Bridget Jones’ Diary: Helen Fielding 

This is one of those books I am always surprised that I have not read. It has been on the list for ages, especially when the film is on TV around Christmas (why is it a Christmas type film?!). Anyway, I came across Bridget Jones’ Diary in a thrift store in Philadelphia for the grand total of 29 cents so really had no excuse not to buy it.

It is a pretty famous story. Bridget, 30 something career-type-girl with a disasterous love life, aims to keep a diary to record her transformation into a goddess. She generally screws it up by being the embarrassing human being we all know we are, whilst somehow netting hunky bad boy Daniel Cleaver and charming but bumbling Mark Darcy. That is about as far as the similarities between the book and the film goes. There is so much more to Bridget’s life in the book – not to mention her crazy friends and the antics of her late-life-crisis mother. If you have only seen the film, you will find this very different.

Bridget Jones’ Diary is an incredibly quick and easy read. It is light and hilarious and an incredibly small book. A most excellent holiday essential, you could read this anywhere – whether it is by the beach or in Philadelphia City hall. 

The 100-Year-Old Man who Climbed out of the Window and Disappeared: Jonas Jonasson

I have officially finished my degree folks! So I bring you new book reviews.

Today, I would like to discuss a recent read. The 100-Year-Old Man who Climbed out of the Window and Disappeared was a suggestion from the same friend who recommended The Kite Runner to me, and she was spot on with that one so thought I would give this one a try. When I found it in my favourite second-hand book shop, an Amnesty shop round the corner from the York Minster, I knew it was meant to be. Apart from anything else, the blurb was very intriguing – detailing the escape of an old man and the ensuing highly criminal chase. What’s not to like?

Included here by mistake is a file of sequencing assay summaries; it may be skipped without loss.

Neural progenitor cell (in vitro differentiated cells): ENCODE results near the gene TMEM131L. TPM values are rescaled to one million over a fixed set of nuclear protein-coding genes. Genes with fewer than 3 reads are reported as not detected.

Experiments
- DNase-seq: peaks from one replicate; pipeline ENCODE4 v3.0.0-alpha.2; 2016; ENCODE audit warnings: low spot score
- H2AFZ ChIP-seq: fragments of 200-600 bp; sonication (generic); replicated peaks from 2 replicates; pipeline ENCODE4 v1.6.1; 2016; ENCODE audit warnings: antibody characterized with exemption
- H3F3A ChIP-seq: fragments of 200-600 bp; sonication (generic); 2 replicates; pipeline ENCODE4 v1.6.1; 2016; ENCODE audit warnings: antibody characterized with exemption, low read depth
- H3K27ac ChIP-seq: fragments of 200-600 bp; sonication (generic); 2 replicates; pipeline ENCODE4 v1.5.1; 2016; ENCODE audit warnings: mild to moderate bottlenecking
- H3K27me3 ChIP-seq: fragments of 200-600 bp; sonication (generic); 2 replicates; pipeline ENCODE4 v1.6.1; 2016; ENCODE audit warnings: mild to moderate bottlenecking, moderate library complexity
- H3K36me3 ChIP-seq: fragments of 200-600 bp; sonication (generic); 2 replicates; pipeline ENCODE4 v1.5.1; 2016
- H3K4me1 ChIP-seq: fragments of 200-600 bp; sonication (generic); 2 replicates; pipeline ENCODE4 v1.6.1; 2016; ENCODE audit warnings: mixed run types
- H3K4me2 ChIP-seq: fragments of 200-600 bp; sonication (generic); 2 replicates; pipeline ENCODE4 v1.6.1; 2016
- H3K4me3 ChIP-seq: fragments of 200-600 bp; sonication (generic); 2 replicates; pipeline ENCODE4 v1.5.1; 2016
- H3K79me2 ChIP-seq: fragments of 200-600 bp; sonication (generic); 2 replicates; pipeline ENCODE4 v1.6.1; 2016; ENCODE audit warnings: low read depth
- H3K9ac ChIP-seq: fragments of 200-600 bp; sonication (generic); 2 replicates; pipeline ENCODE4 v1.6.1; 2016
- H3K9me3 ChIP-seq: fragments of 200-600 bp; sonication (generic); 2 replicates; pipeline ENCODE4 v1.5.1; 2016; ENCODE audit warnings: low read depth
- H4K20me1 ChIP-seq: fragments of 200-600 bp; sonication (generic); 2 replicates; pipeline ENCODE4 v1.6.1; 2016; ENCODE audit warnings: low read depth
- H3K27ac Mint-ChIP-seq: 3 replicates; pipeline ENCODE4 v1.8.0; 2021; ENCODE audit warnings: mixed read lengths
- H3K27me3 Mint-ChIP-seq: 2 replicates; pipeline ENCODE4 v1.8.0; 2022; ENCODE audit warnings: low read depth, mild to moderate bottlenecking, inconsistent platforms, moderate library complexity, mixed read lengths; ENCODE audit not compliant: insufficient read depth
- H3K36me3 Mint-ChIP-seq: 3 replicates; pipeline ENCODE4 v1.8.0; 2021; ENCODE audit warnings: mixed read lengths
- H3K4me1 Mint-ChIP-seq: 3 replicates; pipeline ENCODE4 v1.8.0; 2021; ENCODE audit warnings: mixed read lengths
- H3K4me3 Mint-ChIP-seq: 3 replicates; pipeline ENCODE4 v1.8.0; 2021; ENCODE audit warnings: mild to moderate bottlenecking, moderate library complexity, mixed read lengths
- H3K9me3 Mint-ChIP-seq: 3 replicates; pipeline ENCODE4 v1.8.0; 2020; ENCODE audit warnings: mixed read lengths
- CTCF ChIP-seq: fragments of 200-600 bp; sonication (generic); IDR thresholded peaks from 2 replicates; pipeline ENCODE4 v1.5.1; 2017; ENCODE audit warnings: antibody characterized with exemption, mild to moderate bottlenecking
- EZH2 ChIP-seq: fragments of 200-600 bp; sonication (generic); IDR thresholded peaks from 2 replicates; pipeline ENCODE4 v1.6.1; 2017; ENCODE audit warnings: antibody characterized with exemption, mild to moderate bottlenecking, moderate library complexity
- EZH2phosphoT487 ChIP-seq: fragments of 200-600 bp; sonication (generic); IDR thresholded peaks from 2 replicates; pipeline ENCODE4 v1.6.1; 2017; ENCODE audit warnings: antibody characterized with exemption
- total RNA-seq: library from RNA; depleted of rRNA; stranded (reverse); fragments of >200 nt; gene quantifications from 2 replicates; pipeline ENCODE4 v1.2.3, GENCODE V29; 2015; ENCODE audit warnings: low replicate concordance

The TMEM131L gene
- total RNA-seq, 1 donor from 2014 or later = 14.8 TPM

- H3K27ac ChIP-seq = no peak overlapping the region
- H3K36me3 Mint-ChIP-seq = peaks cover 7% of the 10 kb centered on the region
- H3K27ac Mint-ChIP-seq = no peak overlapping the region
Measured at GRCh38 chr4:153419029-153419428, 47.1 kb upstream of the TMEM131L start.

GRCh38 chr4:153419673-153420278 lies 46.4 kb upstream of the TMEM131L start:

The book follows Allan Karlsson, an elderly man on the brink of his 100th birthday. Instead of attending the landmark birthday party thrown by his care home, he instead decides to make his escape, going wherever the whim takes him. Having acquired a suitcase full of cash he embarks upon a trip across Sweden, finding a group of friends/accomplices en route. The book flits between Allan’s adventures in the present day, and back to incredible events throughout his past. It quickly emerges that Allan has been present for most of the world’s biggest historical political moments, despite his hatred of politics.

I loved this book. It was refreshing and witty and strangely pure. I really engaged with the concept – I think a little old man running away from his care home is comedy gold. This book was also particularly great for me, as I was reading it in between studying and in snippets before I went to bed – it was really good to drift in and out of due to the switching between ‘history’ and present. The alternate history sections were particularly hilarious, the conversations Karlsson has with Harry Truman, Lyndon B Johnson, Stalin, Chairman Mao and Kim Jong Il are brilliant works of fiction.

I would definitely recommend this book to anyone looking for a light but engaging read, perfect for casual reading around busy schedules!

All Fun and Games Until Somebody Loses an Eye: Christopher Brookmyre

This is another one of those charity shop finds. What with the stresses of writing dissertations and life in general, the brain was in need of a little rest. I have always enjoyed a sarcastic detective novel, and decided to pick this up as the blurb sounds relatively hilarious. Anything that references hard core hoovering is right up my street. Oh the irony.

‘All Fun and Games’ is based around a for hire specialist black ops team, tasked with recovering a missing scientist. To do this, the team-leader (Bett) decides to bring in the scientist’s mother (logical I know), to use her lethal mothering instinct to protect her own. The mother in question, Jane Fleming, is a 46 year old grandmother stuck in a mid-life rut. She spends a lot of time attempting to smuggle herself across the English channel and being trained up to become a secret agent type. All in all, this book featured a lot of ass-kicking, beautiful locations and a perfect form of escapism for my frazzled brain.